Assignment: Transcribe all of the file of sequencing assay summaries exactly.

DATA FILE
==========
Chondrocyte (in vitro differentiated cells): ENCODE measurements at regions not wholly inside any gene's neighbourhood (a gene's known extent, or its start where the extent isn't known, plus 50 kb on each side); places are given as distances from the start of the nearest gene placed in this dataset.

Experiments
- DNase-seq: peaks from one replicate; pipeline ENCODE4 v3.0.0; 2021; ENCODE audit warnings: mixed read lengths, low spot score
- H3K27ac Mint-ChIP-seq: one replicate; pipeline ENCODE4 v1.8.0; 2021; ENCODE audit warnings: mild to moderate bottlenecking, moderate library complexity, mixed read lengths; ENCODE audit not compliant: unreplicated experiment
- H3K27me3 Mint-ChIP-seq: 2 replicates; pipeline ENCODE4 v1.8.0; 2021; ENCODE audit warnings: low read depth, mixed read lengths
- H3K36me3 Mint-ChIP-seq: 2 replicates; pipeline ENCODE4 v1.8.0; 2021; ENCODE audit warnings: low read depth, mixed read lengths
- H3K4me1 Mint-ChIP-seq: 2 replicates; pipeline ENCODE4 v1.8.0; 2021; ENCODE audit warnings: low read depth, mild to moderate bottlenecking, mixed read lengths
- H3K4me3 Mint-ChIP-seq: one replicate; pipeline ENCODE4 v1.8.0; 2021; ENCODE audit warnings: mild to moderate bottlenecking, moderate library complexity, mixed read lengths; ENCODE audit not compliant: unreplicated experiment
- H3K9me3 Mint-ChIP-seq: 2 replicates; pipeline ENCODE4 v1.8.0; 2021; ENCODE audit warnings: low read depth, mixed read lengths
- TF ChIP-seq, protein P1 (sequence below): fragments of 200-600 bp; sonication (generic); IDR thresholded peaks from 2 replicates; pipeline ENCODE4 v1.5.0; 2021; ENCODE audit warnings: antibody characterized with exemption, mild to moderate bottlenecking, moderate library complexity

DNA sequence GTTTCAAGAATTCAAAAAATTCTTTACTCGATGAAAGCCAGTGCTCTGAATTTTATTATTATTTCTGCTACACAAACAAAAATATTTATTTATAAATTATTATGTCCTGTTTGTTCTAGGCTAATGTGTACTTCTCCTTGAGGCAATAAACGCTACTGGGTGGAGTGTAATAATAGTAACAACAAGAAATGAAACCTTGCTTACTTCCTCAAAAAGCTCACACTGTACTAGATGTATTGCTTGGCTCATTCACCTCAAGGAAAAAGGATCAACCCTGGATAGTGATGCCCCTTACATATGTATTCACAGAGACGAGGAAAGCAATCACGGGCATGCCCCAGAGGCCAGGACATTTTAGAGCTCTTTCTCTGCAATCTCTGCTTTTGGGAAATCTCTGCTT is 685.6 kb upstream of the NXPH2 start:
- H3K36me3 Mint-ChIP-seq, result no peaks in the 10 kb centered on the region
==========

Chondrocyte (in vitro differentiated cells): ENCODE measurements at regions not wholly inside any gene's neighbourhood (a gene's known extent, or its start where the extent isn't known, plus 50 kb on each side); places are given as distances from the start of the nearest gene placed in this dataset.

Experiments
- DNase-seq: peaks from one replicate; pipeline ENCODE4 v3.0.0; 2021; ENCODE audit warnings: mixed read lengths, low spot score
- H3K27ac Mint-ChIP-seq: one replicate; pipeline ENCODE4 v1.8.0; 2021; ENCODE audit warnings: mild to moderate bottlenecking, moderate library complexity, mixed read lengths; ENCODE audit not compliant: unreplicated experiment
- H3K27me3 Mint-ChIP-seq: 2 replicates; pipeline ENCODE4 v1.8.0; 2021; ENCODE audit warnings: low read depth, mixed read lengths
- H3K36me3 Mint-ChIP-seq: 2 replicates; pipeline ENCODE4 v1.8.0; 2021; ENCODE audit warnings: low read depth, mixed read lengths
- H3K4me1 Mint-ChIP-seq: 2 replicates; pipeline ENCODE4 v1.8.0; 2021; ENCODE audit warnings: low read depth, mild to moderate bottlenecking, mixed read lengths
- H3K4me3 Mint-ChIP-seq: one replicate; pipeline ENCODE4 v1.8.0; 2021; ENCODE audit warnings: mild to moderate bottlenecking, moderate library complexity, mixed read lengths; ENCODE audit not compliant: unreplicated experiment
- H3K9me3 Mint-ChIP-seq: 2 replicates; pipeline ENCODE4 v1.8.0; 2021; ENCODE audit warnings: low read depth, mixed read lengths
- TF ChIP-seq, protein P1 (sequence below): fragments of 200-600 bp; sonication (generic); IDR thresholded peaks from 2 replicates; pipeline ENCODE4 v1.5.0; 2021; ENCODE audit warnings: antibody characterized with exemption, mild to moderate bottlenecking, moderate library complexity

DNA sequence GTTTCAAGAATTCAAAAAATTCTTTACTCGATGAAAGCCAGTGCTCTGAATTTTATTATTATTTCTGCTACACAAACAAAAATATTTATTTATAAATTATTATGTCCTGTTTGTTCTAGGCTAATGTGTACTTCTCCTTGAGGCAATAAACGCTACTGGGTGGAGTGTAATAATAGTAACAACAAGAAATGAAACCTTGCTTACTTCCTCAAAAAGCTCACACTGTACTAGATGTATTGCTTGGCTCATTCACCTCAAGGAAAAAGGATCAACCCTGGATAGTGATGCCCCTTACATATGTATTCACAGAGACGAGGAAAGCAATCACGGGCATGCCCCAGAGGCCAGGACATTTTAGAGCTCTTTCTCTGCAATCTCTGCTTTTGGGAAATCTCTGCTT is 685.6 kb upstream of the NXPH2 start:
- H3K36me3 Mint-ChIP-seq, result no peaks in the 10 kb centered on the region